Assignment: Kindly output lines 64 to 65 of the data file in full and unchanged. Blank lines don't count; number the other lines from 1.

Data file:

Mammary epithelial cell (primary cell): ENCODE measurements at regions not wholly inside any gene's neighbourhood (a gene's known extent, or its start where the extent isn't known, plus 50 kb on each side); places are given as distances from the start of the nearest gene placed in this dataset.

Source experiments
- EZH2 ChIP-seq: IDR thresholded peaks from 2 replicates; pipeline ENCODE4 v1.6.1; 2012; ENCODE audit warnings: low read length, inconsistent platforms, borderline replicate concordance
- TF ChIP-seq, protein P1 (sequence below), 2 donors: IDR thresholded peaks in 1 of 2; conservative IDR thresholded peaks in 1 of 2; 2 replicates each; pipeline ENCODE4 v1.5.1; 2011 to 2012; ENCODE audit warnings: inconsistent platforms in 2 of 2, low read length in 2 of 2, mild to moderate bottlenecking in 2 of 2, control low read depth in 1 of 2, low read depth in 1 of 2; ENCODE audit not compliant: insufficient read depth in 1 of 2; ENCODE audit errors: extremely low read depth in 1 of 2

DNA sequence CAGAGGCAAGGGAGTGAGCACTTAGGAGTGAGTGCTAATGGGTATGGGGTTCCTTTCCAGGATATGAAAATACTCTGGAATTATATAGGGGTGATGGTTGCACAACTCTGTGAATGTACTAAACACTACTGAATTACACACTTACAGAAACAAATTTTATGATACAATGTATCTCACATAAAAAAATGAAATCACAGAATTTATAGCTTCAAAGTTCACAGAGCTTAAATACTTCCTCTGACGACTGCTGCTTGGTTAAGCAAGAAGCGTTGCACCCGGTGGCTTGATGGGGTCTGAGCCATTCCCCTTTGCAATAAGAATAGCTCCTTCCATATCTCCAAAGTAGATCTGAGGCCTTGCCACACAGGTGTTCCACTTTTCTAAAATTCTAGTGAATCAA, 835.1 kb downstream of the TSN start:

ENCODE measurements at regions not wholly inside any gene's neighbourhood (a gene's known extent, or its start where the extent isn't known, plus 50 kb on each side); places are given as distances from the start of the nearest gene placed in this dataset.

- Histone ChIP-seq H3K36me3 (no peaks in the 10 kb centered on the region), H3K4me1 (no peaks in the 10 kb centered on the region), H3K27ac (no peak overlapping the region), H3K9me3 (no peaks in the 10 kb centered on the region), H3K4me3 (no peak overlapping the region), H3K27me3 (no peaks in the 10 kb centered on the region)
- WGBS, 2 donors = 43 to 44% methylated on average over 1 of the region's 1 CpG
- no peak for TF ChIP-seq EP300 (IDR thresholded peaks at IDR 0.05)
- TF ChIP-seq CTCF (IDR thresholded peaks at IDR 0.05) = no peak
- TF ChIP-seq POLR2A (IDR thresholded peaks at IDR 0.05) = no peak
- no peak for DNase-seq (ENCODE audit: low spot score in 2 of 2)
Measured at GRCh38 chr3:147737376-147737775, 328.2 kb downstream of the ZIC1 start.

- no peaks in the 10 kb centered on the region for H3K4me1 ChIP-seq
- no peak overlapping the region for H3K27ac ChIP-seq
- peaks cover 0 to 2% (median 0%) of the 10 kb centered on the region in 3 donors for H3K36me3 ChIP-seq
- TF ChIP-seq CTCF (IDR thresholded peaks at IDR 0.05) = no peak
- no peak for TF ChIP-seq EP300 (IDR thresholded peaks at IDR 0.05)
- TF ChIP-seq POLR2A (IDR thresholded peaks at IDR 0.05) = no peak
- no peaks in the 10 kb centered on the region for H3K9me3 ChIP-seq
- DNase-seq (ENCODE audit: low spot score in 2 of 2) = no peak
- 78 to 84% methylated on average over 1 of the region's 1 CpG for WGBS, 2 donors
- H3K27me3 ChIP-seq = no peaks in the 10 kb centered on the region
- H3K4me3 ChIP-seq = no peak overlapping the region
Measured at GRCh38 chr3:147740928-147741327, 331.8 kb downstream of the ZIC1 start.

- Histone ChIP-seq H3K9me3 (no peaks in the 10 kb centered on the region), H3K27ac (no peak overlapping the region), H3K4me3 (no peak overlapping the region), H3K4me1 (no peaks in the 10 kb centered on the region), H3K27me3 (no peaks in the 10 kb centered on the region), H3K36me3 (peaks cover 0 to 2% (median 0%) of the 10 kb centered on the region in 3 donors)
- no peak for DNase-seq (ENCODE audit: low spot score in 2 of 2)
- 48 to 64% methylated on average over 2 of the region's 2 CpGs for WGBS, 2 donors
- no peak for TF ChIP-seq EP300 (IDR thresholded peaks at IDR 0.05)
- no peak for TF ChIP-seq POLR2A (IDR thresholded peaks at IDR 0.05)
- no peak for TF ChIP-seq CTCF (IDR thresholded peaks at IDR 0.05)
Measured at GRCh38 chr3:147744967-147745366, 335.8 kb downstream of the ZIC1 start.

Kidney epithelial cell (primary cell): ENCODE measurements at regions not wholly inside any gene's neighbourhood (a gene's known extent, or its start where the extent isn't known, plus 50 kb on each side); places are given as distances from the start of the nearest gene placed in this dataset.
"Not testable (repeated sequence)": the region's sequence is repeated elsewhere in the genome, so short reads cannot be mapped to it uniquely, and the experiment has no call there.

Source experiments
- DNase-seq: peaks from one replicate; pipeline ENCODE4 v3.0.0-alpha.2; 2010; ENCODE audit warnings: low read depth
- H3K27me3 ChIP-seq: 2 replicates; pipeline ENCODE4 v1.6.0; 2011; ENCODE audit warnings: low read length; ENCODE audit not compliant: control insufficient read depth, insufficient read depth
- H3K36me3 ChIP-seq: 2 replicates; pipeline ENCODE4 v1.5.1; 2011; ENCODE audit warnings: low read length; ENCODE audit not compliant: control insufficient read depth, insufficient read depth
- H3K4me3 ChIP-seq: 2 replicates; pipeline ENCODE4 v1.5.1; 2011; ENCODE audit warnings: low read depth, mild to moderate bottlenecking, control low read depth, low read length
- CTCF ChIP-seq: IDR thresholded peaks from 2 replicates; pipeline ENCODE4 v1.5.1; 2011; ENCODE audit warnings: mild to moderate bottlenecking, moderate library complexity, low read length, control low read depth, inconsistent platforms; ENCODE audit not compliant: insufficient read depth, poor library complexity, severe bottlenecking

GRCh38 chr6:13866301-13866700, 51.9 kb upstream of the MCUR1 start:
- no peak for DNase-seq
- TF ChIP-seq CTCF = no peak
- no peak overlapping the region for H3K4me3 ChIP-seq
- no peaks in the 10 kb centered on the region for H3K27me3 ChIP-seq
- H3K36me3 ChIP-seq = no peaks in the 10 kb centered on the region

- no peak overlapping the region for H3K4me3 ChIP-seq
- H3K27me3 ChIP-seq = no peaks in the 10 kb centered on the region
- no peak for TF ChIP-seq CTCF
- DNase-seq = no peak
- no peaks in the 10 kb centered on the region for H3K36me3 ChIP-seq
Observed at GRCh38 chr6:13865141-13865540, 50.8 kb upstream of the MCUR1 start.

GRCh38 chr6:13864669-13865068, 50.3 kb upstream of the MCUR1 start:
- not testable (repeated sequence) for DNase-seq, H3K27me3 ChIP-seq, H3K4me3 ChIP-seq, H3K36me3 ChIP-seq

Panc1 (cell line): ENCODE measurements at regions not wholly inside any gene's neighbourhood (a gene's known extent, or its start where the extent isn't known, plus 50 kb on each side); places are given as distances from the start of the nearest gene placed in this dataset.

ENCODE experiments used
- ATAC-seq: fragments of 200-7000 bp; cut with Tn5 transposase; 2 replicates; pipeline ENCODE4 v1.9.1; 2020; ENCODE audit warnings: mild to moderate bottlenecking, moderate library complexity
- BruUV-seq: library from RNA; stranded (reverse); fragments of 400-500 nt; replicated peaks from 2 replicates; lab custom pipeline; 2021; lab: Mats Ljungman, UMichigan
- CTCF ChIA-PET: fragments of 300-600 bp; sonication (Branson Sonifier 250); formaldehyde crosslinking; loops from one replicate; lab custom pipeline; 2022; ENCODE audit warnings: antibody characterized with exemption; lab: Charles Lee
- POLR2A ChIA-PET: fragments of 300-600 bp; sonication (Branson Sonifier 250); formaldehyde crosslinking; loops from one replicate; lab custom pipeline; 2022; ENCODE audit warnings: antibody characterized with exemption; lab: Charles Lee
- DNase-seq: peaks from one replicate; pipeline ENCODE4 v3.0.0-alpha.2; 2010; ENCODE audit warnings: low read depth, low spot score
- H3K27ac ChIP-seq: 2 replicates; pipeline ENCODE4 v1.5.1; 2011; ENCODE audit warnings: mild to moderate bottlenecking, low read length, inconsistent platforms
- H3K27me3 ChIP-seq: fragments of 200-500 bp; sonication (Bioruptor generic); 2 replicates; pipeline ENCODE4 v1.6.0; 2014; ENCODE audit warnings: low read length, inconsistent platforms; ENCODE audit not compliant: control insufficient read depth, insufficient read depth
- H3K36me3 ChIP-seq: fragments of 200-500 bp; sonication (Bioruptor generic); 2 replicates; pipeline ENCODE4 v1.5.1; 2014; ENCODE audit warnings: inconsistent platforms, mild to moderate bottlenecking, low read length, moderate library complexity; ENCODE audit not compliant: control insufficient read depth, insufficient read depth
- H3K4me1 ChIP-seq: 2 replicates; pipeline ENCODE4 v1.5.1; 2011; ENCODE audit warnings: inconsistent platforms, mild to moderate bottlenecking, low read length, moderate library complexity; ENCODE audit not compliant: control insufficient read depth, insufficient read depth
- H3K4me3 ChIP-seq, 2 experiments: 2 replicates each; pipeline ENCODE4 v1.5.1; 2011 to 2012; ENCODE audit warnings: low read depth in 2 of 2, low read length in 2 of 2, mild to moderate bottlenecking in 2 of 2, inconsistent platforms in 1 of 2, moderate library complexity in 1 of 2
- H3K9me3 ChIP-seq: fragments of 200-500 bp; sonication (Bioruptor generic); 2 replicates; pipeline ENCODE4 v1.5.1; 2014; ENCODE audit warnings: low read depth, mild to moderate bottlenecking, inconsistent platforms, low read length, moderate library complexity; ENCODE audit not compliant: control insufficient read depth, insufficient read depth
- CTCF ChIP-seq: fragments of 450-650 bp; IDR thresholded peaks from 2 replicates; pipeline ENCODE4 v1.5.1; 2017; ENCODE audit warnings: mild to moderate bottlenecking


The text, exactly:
- H3K36me3 ChIP-seq: fragments of 200-500 bp; sonication (Bioruptor generic); 2 replicates; pipeline ENCODE4 v1.5.1; 2014; ENCODE audit warnings: inconsistent platforms, mild to moderate bottlenecking, low read length, moderate library complexity; ENCODE audit not compliant: control insufficient read depth, insufficient read depth
- H3K4me1 ChIP-seq: 2 replicates; pipeline ENCODE4 v1.5.1; 2011; ENCODE audit warnings: inconsistent platforms, mild to moderate bottlenecking, low read length, moderate library complexity; ENCODE audit not compliant: control insufficient read depth, insufficient read depth